On a sweltering Wednesday afternoon in mid-November, Marco Fregnan was in the kitchen of Publico Ristorante at Robertson Quay, firing up the charcoal oven. On the metal countertop adjacent to it, the chef de cuisine had placed a fresh sea bream, delicately sliced open from under its gills to its tail, a line tracing its underbelly, of which swelled with its stuffing of lemon, garlic and herbs. Once the oven was hot enough, he slid in the sea bream, placing half a lemon right beside it, for extra citrus aroma. Fregnan then swiftly moved to the further end of the countertop, pan-searing two large chunks of lobster tails. By its side, a bowl of pre-cooked capellini pasta sat, cooling down to room temperature.
Fregnan was preparing two meals for a sampling of Publico’s seasonal à la carte menu of the Feast of the Seven Fishes. Arguably beginning as a Southern Italian (and now Italian-American) custom, there is plenty of debate over the Feast of the Seven Fishes’ origin and how to celebrate it. It’s a grand meal of different kinds of seafood that’s served before midnight Mass. Hence its other name, The Vigil. Though not necessarily a religious ritual, the fish part of the feast can be traced back to the Catholic practice of abstaining from meat on Christmas Eve, while the number may refer to the seven sacraments. Or it could be the Seven Hills of Rome. No one is sure, but the tradition has stuck fast.
In the kitchen’s countertop, a tray of Fregnan’s raw ingredients for the two dishes from Publico’s Feast of the Seven Fishes festive menu. Clockwise from top left: a sea bream, fresh from Europe; rosemary; slices of lemon; a boxed serving of sea urching emulsion; and Rougie lobster tail.
The sea bream was sliced open and stuffed with a slice of lemon and aromatic herbs.
After it was stuffed, the sea bream was grilled in a charcoal oven for about 10 minutes.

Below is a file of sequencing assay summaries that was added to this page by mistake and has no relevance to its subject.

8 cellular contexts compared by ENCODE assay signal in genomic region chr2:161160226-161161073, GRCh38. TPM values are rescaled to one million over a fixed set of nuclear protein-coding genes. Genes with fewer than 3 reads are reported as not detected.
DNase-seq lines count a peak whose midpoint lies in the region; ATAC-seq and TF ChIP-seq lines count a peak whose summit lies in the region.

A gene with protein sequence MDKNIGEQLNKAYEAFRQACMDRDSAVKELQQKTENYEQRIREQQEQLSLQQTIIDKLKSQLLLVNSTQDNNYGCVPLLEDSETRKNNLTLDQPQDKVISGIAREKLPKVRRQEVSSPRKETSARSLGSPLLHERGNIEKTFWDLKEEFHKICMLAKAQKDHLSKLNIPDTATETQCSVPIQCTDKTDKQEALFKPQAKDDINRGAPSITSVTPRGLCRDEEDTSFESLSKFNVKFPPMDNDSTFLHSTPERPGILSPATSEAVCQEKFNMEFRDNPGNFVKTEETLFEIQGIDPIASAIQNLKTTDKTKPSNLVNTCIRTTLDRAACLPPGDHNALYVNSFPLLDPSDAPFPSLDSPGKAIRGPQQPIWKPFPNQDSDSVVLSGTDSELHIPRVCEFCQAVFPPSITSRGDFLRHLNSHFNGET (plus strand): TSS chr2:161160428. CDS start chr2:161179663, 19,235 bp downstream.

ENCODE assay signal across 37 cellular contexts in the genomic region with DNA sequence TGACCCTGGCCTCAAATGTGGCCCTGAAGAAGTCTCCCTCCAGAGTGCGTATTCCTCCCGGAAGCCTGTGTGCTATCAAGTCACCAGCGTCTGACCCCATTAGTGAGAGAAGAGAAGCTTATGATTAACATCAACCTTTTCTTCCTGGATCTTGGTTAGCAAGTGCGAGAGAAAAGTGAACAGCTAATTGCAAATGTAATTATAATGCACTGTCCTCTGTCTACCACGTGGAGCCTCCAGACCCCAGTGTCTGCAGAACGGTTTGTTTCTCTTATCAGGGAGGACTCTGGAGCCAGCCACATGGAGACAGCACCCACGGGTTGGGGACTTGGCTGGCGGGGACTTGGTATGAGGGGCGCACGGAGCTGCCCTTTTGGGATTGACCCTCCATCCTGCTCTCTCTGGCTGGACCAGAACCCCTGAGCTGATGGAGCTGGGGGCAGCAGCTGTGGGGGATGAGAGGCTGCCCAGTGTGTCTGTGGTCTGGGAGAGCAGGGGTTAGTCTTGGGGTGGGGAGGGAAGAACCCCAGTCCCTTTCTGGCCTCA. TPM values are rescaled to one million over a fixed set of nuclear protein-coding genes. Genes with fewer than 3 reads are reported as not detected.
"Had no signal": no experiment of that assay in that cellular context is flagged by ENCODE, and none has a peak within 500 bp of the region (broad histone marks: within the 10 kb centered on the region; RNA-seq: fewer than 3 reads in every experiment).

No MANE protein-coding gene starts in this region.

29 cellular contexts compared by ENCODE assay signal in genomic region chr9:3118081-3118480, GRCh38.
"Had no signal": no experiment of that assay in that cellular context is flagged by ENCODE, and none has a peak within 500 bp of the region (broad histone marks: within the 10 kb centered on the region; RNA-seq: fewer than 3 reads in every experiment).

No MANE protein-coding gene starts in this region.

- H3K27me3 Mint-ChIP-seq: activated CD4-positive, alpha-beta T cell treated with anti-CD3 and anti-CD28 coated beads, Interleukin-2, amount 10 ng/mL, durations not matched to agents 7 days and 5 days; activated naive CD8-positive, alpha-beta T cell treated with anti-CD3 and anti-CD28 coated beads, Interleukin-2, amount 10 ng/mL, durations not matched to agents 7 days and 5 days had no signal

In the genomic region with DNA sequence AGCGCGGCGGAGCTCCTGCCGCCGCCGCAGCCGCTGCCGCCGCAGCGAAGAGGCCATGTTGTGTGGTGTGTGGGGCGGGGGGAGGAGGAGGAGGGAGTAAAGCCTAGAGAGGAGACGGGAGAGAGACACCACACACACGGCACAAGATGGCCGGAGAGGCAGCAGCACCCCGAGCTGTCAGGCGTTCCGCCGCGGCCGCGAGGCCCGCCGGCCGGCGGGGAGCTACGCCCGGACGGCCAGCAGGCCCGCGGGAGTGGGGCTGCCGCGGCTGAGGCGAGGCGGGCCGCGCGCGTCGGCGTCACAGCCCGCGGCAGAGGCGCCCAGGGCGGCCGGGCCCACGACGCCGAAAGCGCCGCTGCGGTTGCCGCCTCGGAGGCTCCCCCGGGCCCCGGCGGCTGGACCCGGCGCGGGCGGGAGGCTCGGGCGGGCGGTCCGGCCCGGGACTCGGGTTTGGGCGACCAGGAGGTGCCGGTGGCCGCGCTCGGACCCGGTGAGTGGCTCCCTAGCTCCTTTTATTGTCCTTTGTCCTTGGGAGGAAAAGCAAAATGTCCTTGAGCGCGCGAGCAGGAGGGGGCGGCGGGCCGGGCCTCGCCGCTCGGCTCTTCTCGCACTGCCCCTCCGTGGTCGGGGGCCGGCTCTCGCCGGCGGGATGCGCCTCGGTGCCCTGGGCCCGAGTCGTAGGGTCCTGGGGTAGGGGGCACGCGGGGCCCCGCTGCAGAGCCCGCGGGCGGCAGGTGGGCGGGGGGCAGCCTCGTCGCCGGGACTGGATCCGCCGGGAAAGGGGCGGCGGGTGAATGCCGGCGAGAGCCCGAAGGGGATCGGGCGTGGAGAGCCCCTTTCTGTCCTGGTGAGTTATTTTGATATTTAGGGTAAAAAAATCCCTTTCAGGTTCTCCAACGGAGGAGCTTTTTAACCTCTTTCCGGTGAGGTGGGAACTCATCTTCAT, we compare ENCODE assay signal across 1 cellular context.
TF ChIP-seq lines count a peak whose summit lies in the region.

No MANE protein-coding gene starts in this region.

For one, Fregnan, a Northern Italian, had not heard of the feast’s moniker until just a couple of months ago. And it’s not just Fregnan; many Italian cooks aren’t aware of the term, too. It’s not that the feast doesn’t exist — to the contrary, it is one of the most important and sacred Italian culinary events in the calendar year, one that takes days, sometimes weeks, sometimes months, of preparation and planning. But as to the importance of precisely how many fish dishes grace the table? What fish should be included and how they should be prepared can vary. Some people cook seven courses; some choose to make 12 (in a nod to the 12 apostles). Some concoct a bunch of seafood in a stew and call it good. As Fregnan’s family does, many Italian families keep their own traditions, but everyone who celebrates is on the same page for one thing: Seafood should be prepared and consumed on Christmas Eve.
In a holiday season customarily dominated by roasted fowl and heavily braised meats, a meal revelling in the bounty of the sea is a welcome change. And it’s a breeze to cook — season it up, throw it into the oven and wait — and almost as easy to serve. There are no hard-and-fast rules about the preparation of the feast.
At Publico, Fregnan prepares the meals as he would back in his hometown, Treviso. The 34-year-old spent a decade as a chef in Italy before moving to Singapore, six good years of it at his parents’ neighbourhood trattoria in Venice.